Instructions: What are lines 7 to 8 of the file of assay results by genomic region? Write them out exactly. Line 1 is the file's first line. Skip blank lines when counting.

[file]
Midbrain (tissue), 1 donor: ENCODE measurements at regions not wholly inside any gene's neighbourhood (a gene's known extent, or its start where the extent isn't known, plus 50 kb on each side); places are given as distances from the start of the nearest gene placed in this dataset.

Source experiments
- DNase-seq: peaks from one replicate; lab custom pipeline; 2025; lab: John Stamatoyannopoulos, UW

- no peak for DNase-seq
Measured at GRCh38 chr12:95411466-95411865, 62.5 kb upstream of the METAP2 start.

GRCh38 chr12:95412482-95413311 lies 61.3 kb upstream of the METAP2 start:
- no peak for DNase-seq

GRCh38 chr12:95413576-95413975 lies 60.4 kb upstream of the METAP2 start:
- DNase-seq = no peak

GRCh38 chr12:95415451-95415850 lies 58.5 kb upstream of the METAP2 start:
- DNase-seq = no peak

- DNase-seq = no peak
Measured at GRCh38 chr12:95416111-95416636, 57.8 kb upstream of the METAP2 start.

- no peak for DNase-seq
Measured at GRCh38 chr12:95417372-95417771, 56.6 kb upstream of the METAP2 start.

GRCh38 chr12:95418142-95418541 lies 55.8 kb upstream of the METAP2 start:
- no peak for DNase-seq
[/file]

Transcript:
- no peak for DNase-seq

GRCh38 chr12:95413576-95413975 lies 60.4 kb upstream of the METAP2 start: